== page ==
Valeant Pharmaceuticals, one of the drugmakers in the eye of the storm over rising prescription medicine prices, says two federal prosecutors have subpoenaed documents on its drug pricing and other policies.
The federal subpoenas sent to the Canadian drugmaker, disclosed late Wednesday, likely won’t be the last to hit the industry, according to one analyst.
They come amid rising criticism of sky-high prices for new prescription drugs for cancer, hepatitis C and other illnesses, which carry list prices in the range of $100,000 a year. Condemnation by patients, doctors and insurers has been mounting steadily for a couple of years, then escalated recently over news that Valeant and a handful of other drugmakers have been hiking prices of old drugs many times over their prior cost.
The issue reached critical mass in late September. That’s when former hedge fund manager Martin Shkreli’s Turing Pharmaceuticals came under fire for increasing the price of Daraprim, the only approved treatment for a life-threatening parasitic infection, to $750 from $13.50 after buying rights to sell the drug.
Shkreli initially said the higher price was necessary to fund future research on the 60-year-old drug, which some doctors said wasn’t needed. After a firestorm of criticism, Shkreli backed down and said he would reduce the price. A Turing spokesman on Thursday told The Associated Press the company is still determining the “most appropriate price for Daraprim,” but has capped per-prescription co-payments at $10 for patients with commercial insurance and $1 for Medicaid beneficiaries. It’s also offering Daraprim free for patients who can’t afford it, according to Edward Painter, head of communications and investor relations.
Democratic front-runners Hillary Clinton and Bernie Sanders have recently made unaffordable drug prices a 2016 presidential campaign issue and pledged to take on drugmakers during Tuesday’s Democratic candidate debate. Some members of Congress have been demanding drugmakers explain their actions.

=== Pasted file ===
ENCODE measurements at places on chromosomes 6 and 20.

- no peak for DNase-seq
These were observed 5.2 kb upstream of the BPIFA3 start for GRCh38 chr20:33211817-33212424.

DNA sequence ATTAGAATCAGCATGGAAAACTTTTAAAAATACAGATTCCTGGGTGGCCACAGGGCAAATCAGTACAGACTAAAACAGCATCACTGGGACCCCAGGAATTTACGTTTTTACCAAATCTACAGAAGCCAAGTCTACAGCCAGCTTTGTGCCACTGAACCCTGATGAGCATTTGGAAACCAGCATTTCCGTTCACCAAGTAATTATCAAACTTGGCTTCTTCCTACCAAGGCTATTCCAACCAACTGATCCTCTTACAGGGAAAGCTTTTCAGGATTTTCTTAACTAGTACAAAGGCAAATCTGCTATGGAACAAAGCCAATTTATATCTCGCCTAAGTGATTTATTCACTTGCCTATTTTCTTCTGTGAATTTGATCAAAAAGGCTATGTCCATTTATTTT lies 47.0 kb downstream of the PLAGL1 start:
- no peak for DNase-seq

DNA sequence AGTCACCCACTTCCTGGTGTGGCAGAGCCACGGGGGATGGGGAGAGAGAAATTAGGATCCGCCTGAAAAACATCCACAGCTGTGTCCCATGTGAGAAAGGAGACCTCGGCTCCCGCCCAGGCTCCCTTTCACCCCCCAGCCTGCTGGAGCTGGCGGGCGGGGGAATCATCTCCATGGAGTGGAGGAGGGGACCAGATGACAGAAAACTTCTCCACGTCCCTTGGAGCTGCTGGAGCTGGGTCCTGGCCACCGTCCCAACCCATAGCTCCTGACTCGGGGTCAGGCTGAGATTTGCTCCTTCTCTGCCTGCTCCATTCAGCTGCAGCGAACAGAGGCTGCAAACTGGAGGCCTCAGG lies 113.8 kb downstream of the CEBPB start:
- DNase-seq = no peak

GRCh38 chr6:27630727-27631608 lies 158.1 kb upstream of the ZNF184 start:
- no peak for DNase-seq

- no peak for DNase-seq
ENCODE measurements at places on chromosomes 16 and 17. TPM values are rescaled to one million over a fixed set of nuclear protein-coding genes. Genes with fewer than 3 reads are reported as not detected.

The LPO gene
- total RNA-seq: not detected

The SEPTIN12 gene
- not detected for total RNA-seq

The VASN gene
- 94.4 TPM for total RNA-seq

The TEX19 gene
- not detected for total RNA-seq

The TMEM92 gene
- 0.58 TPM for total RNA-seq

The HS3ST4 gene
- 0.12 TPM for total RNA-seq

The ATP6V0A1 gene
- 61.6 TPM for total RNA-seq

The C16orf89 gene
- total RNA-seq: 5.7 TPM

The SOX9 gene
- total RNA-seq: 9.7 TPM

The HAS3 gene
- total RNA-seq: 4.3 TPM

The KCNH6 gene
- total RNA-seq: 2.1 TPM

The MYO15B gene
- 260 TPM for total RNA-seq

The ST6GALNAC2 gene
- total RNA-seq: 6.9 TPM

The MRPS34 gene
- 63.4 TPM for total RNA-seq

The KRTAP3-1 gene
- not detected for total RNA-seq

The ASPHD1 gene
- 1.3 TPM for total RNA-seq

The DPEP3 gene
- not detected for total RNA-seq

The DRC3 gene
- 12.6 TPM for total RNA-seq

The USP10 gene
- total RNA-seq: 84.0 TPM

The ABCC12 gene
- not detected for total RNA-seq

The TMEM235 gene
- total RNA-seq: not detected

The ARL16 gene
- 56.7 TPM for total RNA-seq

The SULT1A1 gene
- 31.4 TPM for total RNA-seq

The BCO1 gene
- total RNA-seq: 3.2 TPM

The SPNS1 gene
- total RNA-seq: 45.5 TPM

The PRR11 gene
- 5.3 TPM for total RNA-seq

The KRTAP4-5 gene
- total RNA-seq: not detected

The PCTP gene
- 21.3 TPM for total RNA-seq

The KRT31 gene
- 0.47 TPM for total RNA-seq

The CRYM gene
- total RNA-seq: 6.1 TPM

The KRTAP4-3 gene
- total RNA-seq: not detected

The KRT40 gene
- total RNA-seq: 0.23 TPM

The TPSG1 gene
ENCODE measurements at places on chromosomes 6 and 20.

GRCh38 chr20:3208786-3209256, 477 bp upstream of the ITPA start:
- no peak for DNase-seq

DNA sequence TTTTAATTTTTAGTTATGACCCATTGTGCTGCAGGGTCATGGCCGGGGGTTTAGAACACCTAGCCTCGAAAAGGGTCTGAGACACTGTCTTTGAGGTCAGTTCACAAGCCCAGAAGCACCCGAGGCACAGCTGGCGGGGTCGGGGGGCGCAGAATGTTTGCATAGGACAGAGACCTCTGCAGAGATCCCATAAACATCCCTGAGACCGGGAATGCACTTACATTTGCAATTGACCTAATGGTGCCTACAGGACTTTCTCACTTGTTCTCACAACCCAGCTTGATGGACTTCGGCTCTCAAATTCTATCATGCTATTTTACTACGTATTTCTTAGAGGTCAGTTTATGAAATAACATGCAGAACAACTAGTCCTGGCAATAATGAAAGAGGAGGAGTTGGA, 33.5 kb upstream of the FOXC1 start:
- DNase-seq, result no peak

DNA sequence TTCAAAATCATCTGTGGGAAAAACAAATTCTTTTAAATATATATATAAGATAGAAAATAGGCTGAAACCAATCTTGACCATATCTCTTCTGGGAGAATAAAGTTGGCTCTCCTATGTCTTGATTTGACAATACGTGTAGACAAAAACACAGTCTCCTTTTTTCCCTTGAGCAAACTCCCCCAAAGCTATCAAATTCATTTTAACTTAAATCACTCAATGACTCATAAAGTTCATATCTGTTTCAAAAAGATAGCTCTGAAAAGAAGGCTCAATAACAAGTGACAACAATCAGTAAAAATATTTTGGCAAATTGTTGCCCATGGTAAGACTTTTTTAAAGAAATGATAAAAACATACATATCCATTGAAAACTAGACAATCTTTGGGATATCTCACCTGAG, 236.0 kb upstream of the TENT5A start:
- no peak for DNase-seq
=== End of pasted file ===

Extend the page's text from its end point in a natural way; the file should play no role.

“This is not going to be the last time you see subpoenas for documents” on drug pricing, predicted analyst Steve Brozak, president of WBB Securities.
Brozak and Edward Jones analyst Ashtyn Evans couldn’t recall any similar subpoenas over the last decade.
But Brozak expects top pharmaceutical and biotech companies, which rake in billions a year, will be future targets of federal prosecutors.
“I can’t see how this doesn’t become a major political issue,” he added, because patients are upset about how much more they’re paying for drugs and medical treatment.
That’s due to higher prices, many people switching to high-deductible insurance plans and those in traditional plans being saddled with a higher percentage of costs.
Valeant drew Congress’ interest following its purchase of the life-saving heart drugs Nitropress and Isuprel. The company, known for gobbling up smaller drugmakers to get their products and then slashing jobs and research programs, jacked up the drugs’ prices shortly after buying them from Marathon Pharmaceuticals in February, tripling one and raising the other sixfold.
The company said it received one subpoena recently from the U.S. Attorney’s Office for the District of Massachusetts and another from the U.S. Attorney’s Office for the Southern District of New York. They’re among several U.S. Attorney offices known for prosecuting drugmakers for crimes such as overcharging government health programs and marketing medicines for unapproved uses.
In a statement, Valeant Chairman and CEO J. Michael Pearson said his company will cooperate with the federal inquiries, adding we “believe we have operated our business in a fully compliant manner.”
Valeant shares fell more than 4 percent in trading Thursday, to $168.87, and are down 30 percent over the last four weeks.
In September, Democrats on the House Committee on Oversight and Government Reform wrote to the committee’s Republican chairman seeking a subpoena forcing Valeant to turn over pricing information.
That move came after Sanders and fellow Democrat Rep. Elijah Cummings of Maryland, who have been investigating rising drug prices for a year, were rebuffed by Valeant when they requested documents about the drugs’ price hikes. Valeant then claimed that information was “highly proprietary and confidential.”
In a July hearing, Sen. Claire McCaskill of Missouri, the ranking Democrat on the Senate’s Permanent Subcommittee on Investigations and the Senate Aging Committee, questioned Valeant’s then-chief financial officer, Howard B. Schiller, about Valeant’s justification for raising Isuprel’s price from $215 to $1, 346 per vial and Nitropress from $257.80 to $805.61 per vial. Unsatisfied with Schiller’s explanation that the drugs had been underpriced, McCaskill sent Valeant 22 questions about its pricing for and revenue from the drugs, costs of production, other drugs for which it has hiked prices and additional details.
McCaskill said Thursday that she didn’t receive a response until Wednesday night — after the subpoenas were issued. The rambling eight-page letter from Pearson didn’t answer most of the questions, but said Valeant “implemented these increases in list prices to ensure that the prices reflected the value of the drugs to” hospitals and patients.
By Linda Johnson